DNA test­ing re­veals mys­tery half-sib­ling

Sentinel-Review (Woodstock) - - CLASSIFIEDS - AMY DICK­IN­SON Email: [email protected]­bune.com Twit­ter: @ask­ingamy

Dear Amy: I was cu­ri­ous about my DNA his­tory, so I pur­chased a kit from one of the ma­jor testers. The re­sults came back, in­di­cat­ing that I have a half-sib­ling. This half-sib­ling then con­tacted me and said he never knew his dad be­cause his mom was ar­ti­fi­cially in­sem­i­nated from an anony­mous sperm do­na­tion. I asked my par­ents if it was pos­si­ble for me to have a half­si­b­ling and they both said no. I know these tests are not per­fect, so I agreed to do an­other test with a dif­fer­ent com­pany. The re­sults just came back and sure enough it also con­cludes that I have a half-sib­ling. Amy, I had al­ready asked my par­ents about it once and they both said it couldn’t be true. I’m not sure how to in­quire again. Re­gard­less of the truth, I can hon­estly say it isn’t go­ing to change my view of my par­ents (I love them dearly). I’m mostly just cu­ri­ous now and feel a bit ob­li­gated to help my po­ten­tial half-sib­ling learn about his fam­ily (if it is true we are re­lated). Your thoughts about this? — CON­FUSED BROTHER Dear Con­fused: Just to­day I com­mu­ni­cated with a friend who has re­cently learned that he has a bi­o­log­i­cal son through sperm do­na­tion he had made when he was in col­lege, over 40 years ago. He had for­got­ten about the do­na­tion un­til he was con­tacted. Yes, this caused some awk­ward­ness within the fam­ily, but ev­ery­one has ad­justed. You should speak with your fa­ther pri­vately. Tell him that two tests have con­firmed this DNA con­nec­tion, and that you be­lieve the re­sults. As­sure him that you love him, and that you know he has done noth­ing wrong. In fact, this do­na­tion en­abled a stranger to start a fam­ily. Of­fer to help in com­mu­ni­cat­ing with your mother, if he wants. If your fa­ther con­tin­ues to deny this pa­ter­nity, there is noth­ing you can do about it. As an anony­mous donor, he has the right to try to re­main that way. Don’t push.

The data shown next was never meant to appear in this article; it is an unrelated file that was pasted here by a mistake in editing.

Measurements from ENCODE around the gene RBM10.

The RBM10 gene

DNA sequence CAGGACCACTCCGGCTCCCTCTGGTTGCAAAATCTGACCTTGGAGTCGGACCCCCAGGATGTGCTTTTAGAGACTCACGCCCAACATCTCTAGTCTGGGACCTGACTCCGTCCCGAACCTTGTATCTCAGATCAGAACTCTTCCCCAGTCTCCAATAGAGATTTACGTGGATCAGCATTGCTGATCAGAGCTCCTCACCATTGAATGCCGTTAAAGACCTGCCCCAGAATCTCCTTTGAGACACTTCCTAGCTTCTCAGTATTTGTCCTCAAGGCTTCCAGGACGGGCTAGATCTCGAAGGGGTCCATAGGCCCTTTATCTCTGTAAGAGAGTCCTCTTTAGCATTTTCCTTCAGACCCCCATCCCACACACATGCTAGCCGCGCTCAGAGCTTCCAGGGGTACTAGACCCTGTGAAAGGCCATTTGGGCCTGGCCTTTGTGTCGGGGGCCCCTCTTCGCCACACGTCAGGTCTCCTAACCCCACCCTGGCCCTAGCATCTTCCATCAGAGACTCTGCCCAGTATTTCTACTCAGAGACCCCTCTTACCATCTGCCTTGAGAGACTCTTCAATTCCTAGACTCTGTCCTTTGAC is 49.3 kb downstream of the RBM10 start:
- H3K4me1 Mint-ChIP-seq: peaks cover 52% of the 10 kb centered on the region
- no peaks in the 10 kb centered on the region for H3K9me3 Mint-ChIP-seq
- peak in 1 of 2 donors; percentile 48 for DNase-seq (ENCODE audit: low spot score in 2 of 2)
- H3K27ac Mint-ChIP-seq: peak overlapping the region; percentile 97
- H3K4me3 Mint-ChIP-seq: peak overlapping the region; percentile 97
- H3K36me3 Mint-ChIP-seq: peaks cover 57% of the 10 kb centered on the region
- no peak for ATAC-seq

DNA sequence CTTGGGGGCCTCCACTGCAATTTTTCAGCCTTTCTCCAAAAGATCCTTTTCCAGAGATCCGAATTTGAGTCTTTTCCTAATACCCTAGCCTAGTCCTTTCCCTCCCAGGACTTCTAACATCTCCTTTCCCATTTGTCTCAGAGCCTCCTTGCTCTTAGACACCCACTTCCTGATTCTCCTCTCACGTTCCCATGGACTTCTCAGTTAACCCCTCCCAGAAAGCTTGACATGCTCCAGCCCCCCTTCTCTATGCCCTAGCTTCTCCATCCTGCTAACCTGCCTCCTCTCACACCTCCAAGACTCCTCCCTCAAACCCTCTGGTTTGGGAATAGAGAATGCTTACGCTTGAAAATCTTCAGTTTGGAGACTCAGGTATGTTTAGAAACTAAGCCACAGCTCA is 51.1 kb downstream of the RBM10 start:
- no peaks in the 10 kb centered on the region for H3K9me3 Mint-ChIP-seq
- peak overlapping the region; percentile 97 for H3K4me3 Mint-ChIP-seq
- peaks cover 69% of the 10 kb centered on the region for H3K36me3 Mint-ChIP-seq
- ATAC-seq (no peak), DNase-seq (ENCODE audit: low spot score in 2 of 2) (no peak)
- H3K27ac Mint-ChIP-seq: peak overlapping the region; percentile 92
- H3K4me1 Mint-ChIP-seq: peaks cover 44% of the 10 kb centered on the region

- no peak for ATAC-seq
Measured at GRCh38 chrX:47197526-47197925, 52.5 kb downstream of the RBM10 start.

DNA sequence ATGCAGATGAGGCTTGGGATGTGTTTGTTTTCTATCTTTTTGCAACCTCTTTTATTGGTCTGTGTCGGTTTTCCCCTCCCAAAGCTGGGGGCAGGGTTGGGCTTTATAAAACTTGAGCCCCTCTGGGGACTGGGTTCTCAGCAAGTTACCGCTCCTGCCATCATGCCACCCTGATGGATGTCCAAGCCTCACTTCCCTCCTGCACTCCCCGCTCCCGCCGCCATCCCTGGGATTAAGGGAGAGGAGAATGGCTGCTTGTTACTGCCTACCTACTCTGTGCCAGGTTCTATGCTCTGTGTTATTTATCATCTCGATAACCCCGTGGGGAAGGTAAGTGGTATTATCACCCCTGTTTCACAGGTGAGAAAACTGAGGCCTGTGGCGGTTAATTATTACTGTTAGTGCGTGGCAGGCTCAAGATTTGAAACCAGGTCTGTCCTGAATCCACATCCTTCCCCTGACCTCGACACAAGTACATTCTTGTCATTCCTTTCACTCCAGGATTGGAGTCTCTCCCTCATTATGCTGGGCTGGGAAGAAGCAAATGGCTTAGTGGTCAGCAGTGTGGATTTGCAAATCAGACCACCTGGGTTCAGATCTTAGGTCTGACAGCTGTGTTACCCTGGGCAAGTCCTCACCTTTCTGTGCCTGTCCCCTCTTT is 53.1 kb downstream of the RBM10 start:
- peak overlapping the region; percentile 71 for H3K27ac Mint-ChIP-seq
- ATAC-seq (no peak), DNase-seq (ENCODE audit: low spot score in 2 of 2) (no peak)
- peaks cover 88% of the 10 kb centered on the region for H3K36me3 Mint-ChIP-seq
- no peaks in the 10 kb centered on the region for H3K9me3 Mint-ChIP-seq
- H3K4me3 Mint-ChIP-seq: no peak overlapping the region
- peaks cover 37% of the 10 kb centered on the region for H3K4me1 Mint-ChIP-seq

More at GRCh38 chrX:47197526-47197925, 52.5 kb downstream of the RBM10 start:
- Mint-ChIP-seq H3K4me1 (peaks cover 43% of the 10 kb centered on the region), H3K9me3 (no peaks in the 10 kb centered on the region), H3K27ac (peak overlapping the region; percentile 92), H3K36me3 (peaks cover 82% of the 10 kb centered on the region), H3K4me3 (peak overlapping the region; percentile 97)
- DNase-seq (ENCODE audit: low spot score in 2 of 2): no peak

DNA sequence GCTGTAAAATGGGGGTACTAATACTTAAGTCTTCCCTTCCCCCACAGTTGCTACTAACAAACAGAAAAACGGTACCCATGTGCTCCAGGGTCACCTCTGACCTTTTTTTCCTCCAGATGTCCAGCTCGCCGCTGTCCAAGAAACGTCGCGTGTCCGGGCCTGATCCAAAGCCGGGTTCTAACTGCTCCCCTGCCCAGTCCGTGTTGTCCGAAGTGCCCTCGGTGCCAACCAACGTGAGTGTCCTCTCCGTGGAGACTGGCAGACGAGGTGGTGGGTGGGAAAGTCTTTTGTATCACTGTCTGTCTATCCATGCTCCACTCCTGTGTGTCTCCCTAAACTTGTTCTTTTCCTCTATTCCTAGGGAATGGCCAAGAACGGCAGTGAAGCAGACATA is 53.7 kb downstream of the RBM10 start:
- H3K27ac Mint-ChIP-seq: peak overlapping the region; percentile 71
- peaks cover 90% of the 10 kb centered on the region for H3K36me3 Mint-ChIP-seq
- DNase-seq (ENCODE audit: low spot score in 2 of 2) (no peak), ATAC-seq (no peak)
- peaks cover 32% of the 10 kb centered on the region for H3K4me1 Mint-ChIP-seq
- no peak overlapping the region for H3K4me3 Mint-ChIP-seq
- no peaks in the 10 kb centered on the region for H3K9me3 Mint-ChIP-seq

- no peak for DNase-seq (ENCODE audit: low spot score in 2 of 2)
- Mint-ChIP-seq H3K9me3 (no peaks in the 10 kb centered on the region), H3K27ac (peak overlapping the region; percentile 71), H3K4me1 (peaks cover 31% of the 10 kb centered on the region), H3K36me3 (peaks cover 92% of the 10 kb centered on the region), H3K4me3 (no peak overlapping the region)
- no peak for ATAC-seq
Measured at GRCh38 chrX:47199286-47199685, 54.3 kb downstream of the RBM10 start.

Yes, if you want to, you should con­tact this half-sib­ling and of­fer to share fam­ily pho­tos and some ba­sic health in­for­ma­tion with him. You will also have to de­cide to what ex­tent you want to be in­volved with your half-sib­ling. It will help to think of this ex­pe­ri­ence as a process you’ll en­counter in stages. You will all make a se­ries of choices which will lead you to en­counter un­known chal­lenges. With ad­vanced DNA test­ing, this sort of sit­u­a­tion is be­com­ing much more com­mon. Re­solve to han­dle it with in­tegrity.

Dear Amy: My 27-year-old son has been with his girl­friend for about 18 months, and while she is al­ways lovely to­ward me, she very of­ten speaks to my son in a be­lit­tling, de­mean­ing and some­times nasty man­ner. I’ve no­ticed this — and I’ve re­cently be­come aware that sev­eral mem­bers of my im­me­di­ate and ex­tended fam­ily have also no­ticed it.

My son is very laid-back and sweet, but not very as­sertive. Although I dis­like the word, he’s be­ing “hen­pecked!”

Should I talk to him about this? And, if you think I should ad­dress this, what do you think I should say? — CON­CERNED MOTHER Dear Con­cerned: Yes, let us re­tire the word “hen­pecked,” and re­place it with “bul­lied.” This is tricky. You don’t want to alien­ate your son and force him to­ward the per­son who is mis­treat­ing him.

You should speak with your son. Tell him, “While ‘Glenda’ is al­ways very nice to me, I no­tice that she fre­quently talks to you in a way that I think is de­mean­ing. This re­ally wor­ries me. You are my son. You are a won­der­ful per­son, and you are wor­thy of re­spect by ev­ery­one in your life, but es­pe­cially your part­ner. I want you to know that we are al­ways in your cor­ner, no mat­ter what. I just want you to re­mem­ber that when you choose a life-part­ner, it’s im­por­tant to be with some­one who re­spects you all the time, even when she dis­agrees with you.” If you wit­ness this be­hav­iour, you should re­act nat­u­rally to it in the mo­ment: “Whoa. Hey, Glenda, that was un­called for.”

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